All this data can be fed to a computer, which can use statistical principles to evaluate the sign that is most likely to follow a string of other signs. The computer can then be tested by erasing a few signs from an existing string and asking the computer to say what signs there should have been. The tests showed that the computer was right about 75% of the time. On the one hand, this indicates that there is a clear pattern in the symbols and they are a real script. And then, this can be used to fill in the signs that are missing in a damaged seal, thus generating more real data as bases for analysis.

On way of analysing the inscriptions is to assess the level of order or disorder in the series of signs. For instance, a random series of alphabets like this: adhesuucwmopdrh – represents disorder. But a series like this: dddddddddddddd, is highly ordered. A real sentence, like, “thirty days hath September”, is an instance of the second example. Nature tends increase the level of disorder, which is the same thing as energy getting expended, or water seeking its own level. This means a meaningful series of symbols, like a real sentence, needs energy to create and represents order. Analysis of the signs in the Indus Valley scripts shows a level of order that compares with real language sentences, which shows that they are real scripts. In fact, Dr Rajesh Rao, a researcher in the field says, certain unusual patterns in this script have been found as far afield as in Mesapotamia. As the Indus Valley people were known to have wide trade contacts, the unusual patterns probably represent foreign words spelt by visiting traders!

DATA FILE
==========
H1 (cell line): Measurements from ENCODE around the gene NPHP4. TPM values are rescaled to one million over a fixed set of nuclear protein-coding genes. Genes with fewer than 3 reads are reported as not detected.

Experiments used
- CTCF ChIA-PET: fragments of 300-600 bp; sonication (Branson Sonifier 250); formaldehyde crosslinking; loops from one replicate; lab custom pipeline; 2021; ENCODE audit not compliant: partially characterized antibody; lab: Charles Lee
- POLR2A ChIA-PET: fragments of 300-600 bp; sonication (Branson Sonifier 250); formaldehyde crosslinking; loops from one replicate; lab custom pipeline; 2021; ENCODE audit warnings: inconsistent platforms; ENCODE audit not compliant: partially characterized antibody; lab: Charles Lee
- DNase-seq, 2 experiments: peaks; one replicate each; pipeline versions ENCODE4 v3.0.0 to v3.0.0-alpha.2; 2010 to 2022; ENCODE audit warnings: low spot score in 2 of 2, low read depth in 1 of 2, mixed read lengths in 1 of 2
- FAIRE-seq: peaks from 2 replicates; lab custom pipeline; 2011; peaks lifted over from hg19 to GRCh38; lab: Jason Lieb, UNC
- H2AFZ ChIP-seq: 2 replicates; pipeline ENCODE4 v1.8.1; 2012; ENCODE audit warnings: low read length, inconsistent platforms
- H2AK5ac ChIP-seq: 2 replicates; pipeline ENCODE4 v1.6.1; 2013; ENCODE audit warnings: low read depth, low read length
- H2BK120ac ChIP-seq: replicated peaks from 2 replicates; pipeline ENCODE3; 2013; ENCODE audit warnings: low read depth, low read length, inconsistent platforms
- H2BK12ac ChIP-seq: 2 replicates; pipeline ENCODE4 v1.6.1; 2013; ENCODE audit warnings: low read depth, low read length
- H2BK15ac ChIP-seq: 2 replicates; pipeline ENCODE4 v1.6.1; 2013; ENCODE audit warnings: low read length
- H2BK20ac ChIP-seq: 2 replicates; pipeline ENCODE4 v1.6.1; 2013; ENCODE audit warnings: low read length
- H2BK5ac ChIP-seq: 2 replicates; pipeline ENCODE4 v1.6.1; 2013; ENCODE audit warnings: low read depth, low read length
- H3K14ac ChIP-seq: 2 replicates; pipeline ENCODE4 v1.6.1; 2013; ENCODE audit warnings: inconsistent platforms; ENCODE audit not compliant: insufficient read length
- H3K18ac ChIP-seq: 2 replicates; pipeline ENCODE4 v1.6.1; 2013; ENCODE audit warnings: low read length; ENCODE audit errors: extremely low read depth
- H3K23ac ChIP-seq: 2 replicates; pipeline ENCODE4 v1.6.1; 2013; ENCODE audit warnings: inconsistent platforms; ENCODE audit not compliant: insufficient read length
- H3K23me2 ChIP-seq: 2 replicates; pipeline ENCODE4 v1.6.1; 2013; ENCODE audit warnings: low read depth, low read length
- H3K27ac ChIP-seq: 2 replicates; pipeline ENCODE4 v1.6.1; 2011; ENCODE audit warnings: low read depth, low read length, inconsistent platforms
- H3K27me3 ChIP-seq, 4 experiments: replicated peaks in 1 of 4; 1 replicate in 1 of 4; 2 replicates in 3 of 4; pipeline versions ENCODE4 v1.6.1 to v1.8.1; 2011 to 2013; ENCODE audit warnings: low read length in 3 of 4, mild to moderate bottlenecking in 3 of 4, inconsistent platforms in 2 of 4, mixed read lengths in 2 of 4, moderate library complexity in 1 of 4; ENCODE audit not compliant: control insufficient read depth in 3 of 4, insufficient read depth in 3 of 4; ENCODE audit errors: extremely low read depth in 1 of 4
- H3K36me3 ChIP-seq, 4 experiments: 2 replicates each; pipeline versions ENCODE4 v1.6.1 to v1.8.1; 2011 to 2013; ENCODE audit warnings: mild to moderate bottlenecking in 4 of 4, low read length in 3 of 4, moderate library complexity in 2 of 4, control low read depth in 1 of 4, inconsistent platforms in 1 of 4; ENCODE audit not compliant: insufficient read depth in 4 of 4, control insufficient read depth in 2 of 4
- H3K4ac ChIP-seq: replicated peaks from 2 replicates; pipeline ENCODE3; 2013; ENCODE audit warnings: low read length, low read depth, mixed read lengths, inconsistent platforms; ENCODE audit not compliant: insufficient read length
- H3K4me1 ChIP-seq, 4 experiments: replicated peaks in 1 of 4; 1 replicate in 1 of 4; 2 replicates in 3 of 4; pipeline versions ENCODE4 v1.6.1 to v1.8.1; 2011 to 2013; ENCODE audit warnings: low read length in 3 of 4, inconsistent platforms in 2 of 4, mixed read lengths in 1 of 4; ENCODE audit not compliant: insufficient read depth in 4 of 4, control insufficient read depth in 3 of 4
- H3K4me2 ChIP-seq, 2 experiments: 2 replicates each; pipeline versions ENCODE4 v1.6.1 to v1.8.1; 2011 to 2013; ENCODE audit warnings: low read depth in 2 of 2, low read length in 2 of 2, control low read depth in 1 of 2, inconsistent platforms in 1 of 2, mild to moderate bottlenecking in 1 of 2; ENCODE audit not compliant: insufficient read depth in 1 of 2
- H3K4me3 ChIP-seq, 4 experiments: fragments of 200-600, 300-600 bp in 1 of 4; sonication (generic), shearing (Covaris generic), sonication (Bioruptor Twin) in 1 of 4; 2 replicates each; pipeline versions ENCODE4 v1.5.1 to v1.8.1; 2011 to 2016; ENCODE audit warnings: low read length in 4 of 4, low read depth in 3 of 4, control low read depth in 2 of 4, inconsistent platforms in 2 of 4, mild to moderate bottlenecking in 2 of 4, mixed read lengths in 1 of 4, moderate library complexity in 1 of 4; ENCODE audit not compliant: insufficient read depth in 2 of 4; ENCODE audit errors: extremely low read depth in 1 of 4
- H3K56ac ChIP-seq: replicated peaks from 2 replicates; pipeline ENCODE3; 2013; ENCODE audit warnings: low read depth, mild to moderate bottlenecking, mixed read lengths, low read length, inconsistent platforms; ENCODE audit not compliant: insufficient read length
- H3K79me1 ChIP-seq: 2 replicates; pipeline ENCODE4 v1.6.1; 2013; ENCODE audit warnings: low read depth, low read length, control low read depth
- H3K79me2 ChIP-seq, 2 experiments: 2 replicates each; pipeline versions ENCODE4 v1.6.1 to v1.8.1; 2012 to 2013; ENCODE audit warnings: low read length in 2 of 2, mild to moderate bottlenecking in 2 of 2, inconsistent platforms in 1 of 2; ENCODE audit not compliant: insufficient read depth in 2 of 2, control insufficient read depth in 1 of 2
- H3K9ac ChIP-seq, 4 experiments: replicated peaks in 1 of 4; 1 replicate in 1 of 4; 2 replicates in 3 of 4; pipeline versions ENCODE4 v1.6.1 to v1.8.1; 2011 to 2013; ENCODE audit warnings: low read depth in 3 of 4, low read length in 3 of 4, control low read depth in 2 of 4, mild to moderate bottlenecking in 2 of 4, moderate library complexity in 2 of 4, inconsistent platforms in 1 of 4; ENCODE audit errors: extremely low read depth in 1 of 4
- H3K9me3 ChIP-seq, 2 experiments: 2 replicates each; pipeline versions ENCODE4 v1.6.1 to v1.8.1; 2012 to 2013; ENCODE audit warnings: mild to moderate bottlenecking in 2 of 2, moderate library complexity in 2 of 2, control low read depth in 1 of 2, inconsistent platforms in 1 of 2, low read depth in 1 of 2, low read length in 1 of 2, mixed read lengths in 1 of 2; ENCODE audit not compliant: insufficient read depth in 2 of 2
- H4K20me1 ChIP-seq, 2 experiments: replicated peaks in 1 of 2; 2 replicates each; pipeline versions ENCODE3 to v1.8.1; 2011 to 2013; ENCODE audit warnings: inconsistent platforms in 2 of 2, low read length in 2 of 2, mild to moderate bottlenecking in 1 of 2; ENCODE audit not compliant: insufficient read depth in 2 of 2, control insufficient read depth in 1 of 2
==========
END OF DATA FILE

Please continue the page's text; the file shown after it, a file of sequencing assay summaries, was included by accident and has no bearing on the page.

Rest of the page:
Having found that the Indus Valley script is a real writing, the question is to find out what it means. A suggestion has arisen from the observation that many of the symbols are like humans, insects or animals. Now, many ancient scripts use the Rebus principle, or the idea that pictures could represent sounds, without reference to the meaning. For instance, the pictures of an eye and a house could build a sentence as shown in the box,

       

                                                 to stand for, “may I see you home?”

Using this idea, some of the Indus valley seals have been interpreted to mean names of important constellations, in Dravidian languages, to support the theory of Dravidian origin.

But we really do not know. We only know, from the fascinating display of artifacts and their meaning, in the exhibition of the Cyrus Cylinder, on at Mumbai, that ancient scripts have much to tell us of how our ancestors thought and lived.